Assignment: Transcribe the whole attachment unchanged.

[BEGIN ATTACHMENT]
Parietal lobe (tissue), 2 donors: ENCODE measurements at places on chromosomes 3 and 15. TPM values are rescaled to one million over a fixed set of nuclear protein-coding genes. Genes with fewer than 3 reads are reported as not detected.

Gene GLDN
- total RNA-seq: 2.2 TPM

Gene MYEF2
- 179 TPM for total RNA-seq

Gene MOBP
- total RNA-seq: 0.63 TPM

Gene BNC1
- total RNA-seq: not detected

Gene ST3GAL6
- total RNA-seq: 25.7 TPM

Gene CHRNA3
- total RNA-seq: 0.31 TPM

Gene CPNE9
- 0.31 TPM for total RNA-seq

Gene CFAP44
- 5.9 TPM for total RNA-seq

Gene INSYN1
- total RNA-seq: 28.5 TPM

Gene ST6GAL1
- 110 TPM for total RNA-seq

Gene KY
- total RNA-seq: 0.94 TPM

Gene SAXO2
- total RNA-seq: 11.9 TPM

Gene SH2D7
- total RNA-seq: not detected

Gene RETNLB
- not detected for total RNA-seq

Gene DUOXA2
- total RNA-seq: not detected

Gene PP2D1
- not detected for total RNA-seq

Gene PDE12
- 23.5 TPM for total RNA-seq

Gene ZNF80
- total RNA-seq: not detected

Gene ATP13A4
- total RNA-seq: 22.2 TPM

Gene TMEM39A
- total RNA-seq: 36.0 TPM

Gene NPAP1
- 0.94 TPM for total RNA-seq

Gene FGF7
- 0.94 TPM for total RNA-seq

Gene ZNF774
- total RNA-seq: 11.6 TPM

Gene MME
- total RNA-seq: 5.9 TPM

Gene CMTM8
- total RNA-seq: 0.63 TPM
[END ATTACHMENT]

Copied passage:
Parietal lobe (tissue), 2 donors: ENCODE measurements at places on chromosomes 3 and 15. TPM values are rescaled to one million over a fixed set of nuclear protein-coding genes. Genes with fewer than 3 reads are reported as not detected.

Gene GLDN
- total RNA-seq: 2.2 TPM

Gene MYEF2
- 179 TPM for total RNA-seq

Gene MOBP
- total RNA-seq: 0.63 TPM

Gene BNC1
- total RNA-seq: not detected

Gene ST3GAL6
- total RNA-seq: 25.7 TPM

Gene CHRNA3
- total RNA-seq: 0.31 TPM

Gene CPNE9
- 0.31 TPM for total RNA-seq

Gene CFAP44
- 5.9 TPM for total RNA-seq

Gene INSYN1
- total RNA-seq: 28.5 TPM

Gene ST6GAL1
- 110 TPM for total RNA-seq

Gene KY
- total RNA-seq: 0.94 TPM

Gene SAXO2
- total RNA-seq: 11.9 TPM

Gene SH2D7
- total RNA-seq: not detected

Gene RETNLB
- not detected for total RNA-seq

Gene DUOXA2
- total RNA-seq: not detected

Gene PP2D1
- not detected for total RNA-seq

Gene PDE12
- 23.5 TPM for total RNA-seq

Gene ZNF80
- total RNA-seq: not detected

Gene ATP13A4
- total RNA-seq: 22.2 TPM

Gene TMEM39A
- total RNA-seq: 36.0 TPM

Gene NPAP1
- 0.94 TPM for total RNA-seq

Gene FGF7
- 0.94 TPM for total RNA-seq

Gene ZNF774
- total RNA-seq: 11.6 TPM

Gene MME
- total RNA-seq: 5.9 TPM

Gene CMTM8
- total RNA-seq: 0.63 TPM